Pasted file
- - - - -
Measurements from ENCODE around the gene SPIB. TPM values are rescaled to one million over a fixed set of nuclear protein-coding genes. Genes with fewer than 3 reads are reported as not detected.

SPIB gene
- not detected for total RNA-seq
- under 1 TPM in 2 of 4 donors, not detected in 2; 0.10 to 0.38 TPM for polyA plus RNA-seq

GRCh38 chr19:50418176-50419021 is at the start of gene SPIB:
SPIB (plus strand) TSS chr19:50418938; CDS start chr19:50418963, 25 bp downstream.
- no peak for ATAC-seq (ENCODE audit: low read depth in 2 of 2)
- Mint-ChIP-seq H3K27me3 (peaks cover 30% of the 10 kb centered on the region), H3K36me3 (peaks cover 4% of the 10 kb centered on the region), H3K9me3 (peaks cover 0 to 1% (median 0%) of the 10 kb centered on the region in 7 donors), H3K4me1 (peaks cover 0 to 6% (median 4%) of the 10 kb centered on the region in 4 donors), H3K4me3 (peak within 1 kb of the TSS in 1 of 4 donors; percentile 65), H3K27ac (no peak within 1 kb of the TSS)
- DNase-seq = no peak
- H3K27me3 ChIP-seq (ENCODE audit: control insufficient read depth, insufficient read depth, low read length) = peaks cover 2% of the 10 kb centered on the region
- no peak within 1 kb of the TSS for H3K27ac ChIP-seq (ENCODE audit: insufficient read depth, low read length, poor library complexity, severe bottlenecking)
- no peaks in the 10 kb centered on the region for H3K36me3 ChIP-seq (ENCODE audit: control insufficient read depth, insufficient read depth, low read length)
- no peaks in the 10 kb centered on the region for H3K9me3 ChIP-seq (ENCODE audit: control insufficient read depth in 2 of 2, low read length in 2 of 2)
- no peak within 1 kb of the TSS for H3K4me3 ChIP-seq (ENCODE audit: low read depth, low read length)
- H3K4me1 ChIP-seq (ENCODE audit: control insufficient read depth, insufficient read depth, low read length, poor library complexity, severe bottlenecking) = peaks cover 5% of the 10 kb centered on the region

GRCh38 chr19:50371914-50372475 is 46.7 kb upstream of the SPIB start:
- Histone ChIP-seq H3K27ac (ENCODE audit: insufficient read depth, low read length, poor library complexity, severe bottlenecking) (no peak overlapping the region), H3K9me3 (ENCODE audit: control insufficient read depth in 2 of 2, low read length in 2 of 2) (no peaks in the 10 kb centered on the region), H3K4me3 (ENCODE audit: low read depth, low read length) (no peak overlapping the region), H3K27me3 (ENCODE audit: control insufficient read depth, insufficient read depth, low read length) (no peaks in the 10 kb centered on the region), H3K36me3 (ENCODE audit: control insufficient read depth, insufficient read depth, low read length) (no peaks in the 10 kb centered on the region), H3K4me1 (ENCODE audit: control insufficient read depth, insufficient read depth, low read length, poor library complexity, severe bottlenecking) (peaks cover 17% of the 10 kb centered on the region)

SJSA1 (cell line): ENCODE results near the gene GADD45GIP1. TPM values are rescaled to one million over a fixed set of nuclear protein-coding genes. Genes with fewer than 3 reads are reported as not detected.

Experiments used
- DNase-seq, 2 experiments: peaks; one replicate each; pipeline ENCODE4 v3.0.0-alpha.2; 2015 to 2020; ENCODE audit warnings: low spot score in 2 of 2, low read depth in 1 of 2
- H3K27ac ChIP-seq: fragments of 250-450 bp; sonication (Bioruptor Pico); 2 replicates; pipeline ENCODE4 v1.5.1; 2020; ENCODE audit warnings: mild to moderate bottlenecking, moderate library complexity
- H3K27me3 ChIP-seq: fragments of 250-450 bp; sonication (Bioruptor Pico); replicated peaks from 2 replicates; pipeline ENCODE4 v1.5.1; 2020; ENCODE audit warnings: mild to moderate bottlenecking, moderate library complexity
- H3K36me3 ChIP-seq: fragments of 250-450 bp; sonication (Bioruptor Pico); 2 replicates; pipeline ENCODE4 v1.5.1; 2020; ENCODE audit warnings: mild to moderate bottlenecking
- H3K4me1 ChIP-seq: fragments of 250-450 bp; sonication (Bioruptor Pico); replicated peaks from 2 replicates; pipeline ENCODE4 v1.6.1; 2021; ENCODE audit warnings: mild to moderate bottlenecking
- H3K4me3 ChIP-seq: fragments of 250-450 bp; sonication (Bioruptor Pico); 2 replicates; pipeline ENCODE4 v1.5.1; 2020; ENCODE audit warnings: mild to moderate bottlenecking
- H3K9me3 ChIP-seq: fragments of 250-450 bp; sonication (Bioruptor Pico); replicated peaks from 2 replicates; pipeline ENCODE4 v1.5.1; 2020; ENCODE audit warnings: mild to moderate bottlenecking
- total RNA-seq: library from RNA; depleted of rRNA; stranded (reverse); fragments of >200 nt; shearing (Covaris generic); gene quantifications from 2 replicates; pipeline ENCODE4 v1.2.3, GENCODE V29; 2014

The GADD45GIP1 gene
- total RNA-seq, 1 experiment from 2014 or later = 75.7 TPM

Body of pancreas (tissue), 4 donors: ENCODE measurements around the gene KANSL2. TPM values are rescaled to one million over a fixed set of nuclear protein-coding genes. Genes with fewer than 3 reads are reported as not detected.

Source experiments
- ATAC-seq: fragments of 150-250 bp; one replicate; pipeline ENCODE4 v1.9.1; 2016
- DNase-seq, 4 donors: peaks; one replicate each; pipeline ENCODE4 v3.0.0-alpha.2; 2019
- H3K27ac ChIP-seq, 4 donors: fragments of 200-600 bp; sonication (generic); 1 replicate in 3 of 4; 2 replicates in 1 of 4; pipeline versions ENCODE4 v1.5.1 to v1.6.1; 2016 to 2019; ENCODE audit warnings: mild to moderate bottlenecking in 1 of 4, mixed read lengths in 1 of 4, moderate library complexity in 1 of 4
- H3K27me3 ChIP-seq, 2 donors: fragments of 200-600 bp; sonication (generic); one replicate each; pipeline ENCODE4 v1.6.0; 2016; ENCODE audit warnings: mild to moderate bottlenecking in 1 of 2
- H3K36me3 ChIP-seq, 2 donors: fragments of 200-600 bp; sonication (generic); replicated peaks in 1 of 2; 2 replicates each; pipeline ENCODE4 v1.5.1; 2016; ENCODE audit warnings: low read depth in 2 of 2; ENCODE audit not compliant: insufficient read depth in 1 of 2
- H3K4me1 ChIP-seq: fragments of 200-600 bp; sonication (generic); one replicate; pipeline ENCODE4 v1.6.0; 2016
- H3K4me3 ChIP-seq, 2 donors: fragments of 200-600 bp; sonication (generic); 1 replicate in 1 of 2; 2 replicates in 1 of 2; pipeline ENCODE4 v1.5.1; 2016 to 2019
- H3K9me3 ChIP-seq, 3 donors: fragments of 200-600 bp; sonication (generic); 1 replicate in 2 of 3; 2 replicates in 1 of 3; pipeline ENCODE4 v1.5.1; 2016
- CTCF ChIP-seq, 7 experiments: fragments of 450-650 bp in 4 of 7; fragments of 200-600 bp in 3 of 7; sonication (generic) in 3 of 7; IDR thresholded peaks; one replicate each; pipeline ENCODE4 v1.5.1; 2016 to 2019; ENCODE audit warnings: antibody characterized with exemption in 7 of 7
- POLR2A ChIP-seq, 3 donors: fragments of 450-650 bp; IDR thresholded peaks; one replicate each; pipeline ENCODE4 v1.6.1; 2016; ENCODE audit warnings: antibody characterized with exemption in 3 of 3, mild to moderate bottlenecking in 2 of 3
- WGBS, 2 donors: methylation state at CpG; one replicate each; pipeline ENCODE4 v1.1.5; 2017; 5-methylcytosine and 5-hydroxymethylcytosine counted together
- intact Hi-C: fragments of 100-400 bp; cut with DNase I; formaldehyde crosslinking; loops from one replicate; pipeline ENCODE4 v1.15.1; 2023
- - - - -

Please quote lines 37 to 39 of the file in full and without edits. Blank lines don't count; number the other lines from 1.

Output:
- H3K4me1 ChIP-seq: fragments of 200-600 bp; sonication (generic); one replicate; pipeline ENCODE4 v1.6.0; 2016
- H3K4me3 ChIP-seq, 2 donors: fragments of 200-600 bp; sonication (generic); 1 replicate in 1 of 2; 2 replicates in 1 of 2; pipeline ENCODE4 v1.5.1; 2016 to 2019
- H3K9me3 ChIP-seq, 3 donors: fragments of 200-600 bp; sonication (generic); 1 replicate in 2 of 3; 2 replicates in 1 of 3; pipeline ENCODE4 v1.5.1; 2016